Avalanche Forecast for Sunday, February 3, 2019

This forecast was published 02/03/2019 at 7:17 AM.
A new forecast will be issued tomorrow.

The Mount Washington Avalanche Center will no longer issue daily avalanche forecasts for the 2018/19 season. Read more

The Mount Washington Avalanche Center will no longer issue daily avalanche forecasts for the 2018/19 season. Instead, we will post an updated General Bulletin as needed, in case of significant snow or weather events that might vary from the typical daily changes that come with spring weather. We will also keep you informed about the official closure of the portion of the Tuckerman Ravine Trail from Lunch Rocks through the Lip and Headwall as well as the switch from the Lion Head Winter Route to the summer trail. Observations from the field will continue to be a valuable resource, so please keep submitting photos, videos and observations here and we will do the same. Check the Forecast page for update on Sherburne Trail closures, which are imminent as spring snowmelt continues.

The switch to a General Bulletin does NOT mean that the mountains are now a safe place to ski. The hazards which emerge in the spring are significant and require careful assessment and strategic management. If you have never skied Tuckerman, peruse our Incidents and Accidents page for spring related incidents involving avalanches, long sliding falls, icefall, crevasse and moat falls, and other incidents related to diurnal changes in the snowpack. These will help you understand and plan for these hazards.


The Bottom Line

The chance of triggering an avalanche today is unlikely, but the risk of triggering an avalanche large enough to hurt and possibly bury you remains. Wind slabs are primarily in terrain with some degree of an easterly aspect. These can be easily identified from afar by their smooth white appearance or up close by their hollow sounds under your skis or feet. With a mid-winter snowpack now in place on the east side of the range, larger and more connected slopes are creating the potential for large avalanches today. The probability is low, though consequences could be dire. Due to the potential to find and trigger a thin spot in a large wind slab, MODERATE avalanche danger exists today. Some terrain, such as Left Gully and Hillman’s Highway may offer terrain with a degree of scouring that will allow you to avoid today’s avalanche problem. The Northern Gullies in Huntington are a good example of this as well and receive LOW avalanche danger. Smaller and more reactive wind slabs may also be found in isolated, wind sheltered areas.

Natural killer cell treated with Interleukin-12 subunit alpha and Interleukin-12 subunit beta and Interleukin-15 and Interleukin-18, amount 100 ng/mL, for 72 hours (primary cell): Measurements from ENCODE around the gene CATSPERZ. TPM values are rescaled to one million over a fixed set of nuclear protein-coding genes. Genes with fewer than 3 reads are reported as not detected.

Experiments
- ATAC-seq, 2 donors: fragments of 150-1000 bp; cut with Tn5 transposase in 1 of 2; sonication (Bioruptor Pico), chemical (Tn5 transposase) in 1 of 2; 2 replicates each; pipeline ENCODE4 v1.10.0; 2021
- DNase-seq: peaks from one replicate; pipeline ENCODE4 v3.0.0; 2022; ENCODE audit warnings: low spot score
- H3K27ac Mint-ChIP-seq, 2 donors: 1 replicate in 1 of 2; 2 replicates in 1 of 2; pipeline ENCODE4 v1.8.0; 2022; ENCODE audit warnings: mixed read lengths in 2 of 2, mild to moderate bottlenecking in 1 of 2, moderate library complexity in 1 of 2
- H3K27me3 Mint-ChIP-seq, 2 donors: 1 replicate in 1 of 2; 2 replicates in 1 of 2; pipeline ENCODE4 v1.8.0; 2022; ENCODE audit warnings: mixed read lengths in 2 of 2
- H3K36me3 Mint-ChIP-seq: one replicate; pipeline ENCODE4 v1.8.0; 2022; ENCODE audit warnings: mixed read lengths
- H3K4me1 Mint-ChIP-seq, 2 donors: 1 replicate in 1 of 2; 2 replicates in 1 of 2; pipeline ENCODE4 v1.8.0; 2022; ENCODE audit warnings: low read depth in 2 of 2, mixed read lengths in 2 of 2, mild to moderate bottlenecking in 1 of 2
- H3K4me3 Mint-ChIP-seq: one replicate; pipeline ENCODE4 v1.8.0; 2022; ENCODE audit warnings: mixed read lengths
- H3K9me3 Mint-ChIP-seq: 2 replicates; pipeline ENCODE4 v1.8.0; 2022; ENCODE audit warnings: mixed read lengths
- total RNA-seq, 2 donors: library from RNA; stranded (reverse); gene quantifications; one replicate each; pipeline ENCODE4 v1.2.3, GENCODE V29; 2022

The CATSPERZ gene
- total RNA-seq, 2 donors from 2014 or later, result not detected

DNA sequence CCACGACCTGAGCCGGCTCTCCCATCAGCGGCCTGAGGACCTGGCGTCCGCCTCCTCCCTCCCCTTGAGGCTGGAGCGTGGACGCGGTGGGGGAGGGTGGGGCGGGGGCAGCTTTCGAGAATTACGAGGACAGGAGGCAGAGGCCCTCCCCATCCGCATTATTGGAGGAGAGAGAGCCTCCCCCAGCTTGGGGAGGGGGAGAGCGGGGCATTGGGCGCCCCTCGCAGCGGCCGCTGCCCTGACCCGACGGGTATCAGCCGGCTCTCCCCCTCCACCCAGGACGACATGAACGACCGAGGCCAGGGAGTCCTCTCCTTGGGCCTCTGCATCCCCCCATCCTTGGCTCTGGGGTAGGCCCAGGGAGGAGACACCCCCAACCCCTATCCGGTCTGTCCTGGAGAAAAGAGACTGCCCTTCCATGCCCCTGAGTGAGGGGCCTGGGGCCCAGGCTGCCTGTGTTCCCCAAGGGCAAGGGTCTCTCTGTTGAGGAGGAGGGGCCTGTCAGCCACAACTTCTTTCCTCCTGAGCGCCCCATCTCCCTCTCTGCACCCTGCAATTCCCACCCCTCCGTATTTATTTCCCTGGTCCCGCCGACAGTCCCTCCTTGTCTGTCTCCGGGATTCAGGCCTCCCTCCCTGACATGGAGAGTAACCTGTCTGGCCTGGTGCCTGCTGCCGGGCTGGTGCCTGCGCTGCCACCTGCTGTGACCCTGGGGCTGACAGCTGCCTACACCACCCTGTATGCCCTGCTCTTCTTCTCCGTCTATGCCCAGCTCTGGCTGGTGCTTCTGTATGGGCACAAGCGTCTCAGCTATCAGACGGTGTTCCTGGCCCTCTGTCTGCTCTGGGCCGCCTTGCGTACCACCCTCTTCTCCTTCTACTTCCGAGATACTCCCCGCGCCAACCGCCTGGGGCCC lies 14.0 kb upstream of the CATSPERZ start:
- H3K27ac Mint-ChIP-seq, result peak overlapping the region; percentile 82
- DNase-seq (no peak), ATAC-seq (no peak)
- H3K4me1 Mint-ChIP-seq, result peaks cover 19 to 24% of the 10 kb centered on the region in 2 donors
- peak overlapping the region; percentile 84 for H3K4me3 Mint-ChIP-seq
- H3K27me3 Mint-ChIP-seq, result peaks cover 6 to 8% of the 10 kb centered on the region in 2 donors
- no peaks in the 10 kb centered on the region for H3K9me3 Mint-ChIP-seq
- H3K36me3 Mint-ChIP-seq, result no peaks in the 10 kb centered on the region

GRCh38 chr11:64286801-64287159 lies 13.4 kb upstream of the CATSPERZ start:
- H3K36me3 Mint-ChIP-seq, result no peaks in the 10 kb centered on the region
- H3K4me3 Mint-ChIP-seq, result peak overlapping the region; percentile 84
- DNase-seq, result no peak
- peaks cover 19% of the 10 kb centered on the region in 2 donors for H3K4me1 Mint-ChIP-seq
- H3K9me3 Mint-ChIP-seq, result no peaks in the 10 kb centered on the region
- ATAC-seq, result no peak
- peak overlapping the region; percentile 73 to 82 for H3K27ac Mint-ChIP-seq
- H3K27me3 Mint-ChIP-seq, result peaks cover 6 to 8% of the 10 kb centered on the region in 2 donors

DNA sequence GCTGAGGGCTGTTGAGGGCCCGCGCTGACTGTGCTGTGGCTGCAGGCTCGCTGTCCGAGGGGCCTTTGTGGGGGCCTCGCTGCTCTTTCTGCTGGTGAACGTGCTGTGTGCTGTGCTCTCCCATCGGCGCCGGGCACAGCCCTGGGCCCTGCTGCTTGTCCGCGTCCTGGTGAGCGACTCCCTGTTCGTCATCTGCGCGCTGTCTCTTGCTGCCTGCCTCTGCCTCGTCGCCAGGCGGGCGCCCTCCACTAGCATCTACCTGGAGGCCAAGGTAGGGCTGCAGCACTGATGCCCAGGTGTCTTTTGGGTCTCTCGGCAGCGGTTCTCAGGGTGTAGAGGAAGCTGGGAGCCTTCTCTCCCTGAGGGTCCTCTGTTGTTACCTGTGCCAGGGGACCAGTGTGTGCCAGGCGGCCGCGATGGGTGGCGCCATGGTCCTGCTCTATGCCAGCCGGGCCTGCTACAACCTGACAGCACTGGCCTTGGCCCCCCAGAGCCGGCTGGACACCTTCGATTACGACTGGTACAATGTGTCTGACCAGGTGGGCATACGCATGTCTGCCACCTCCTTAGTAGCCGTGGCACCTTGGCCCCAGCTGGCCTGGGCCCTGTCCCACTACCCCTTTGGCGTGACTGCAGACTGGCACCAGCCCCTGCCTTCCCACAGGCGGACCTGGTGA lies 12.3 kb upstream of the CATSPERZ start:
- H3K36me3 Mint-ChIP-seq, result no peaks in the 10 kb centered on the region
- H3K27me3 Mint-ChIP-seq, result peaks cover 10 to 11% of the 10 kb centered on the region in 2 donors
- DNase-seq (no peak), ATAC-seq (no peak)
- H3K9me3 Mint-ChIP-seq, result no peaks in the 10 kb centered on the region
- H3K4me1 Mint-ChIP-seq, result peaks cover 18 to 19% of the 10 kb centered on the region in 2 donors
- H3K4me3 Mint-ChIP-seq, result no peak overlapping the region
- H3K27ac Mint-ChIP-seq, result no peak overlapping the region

Printable 2019-02-03

Danger Rating by Zone

Mountain Weather

Yesterday saw temperatures on the summit hover around 0F. West shifting WNW wind was in the 60-70 mph range with a 5-hour period late in the day when speeds increased to 85 mph. Observed snowfall in the afternoon brought a total of 1” of 10% snow to the summit with elevations at 3800’ receiving a trace. The current WNW wind of 54 mph will gradually shift due west and decrease to the 30-45 mph range by mid-morning. Temperatures will see a sharp increase today. The current temperature of 0F on the summit will reach into the teens F by noon, the 20sF by dark and likely above freezing by Monday morning. Elevations below 3500′ will see temperatures reach near freezing by early afternoon. As moisture moves into the region, clouds should develop through the day with precipitation possible late. Liquid precipitation equivalents will be low, under 0.1”, with a mix of freezing rain, sleet and snow likely.

Primary Avalanche Problem – Wind Slab

Wind Slab

Aspect/Elevation

Likelihood

Size

Firm wind slab exists in terrain on the eastern half of the compass. Areas in the direct lee of west wind and larger fetch contain wind slabs that could produce a large avalanche, particularly slopes that did not avalanche late last week (see observations of natural activity in Tuckerman, Huntington, and no activity in the Gulf of Slides). While these wind slabs have displayed signs of being stubborn to a human trigger, the cold temperatures have slowed the sintering process and instability lingers. Variability in thickness of the wind slab exists, leaving thin spots that will be hard to discern or areas of softer snow that skiers will likely be drawn toward. These are the places that provide the possibility of triggering today’s low probability, high consequence avalanche problem.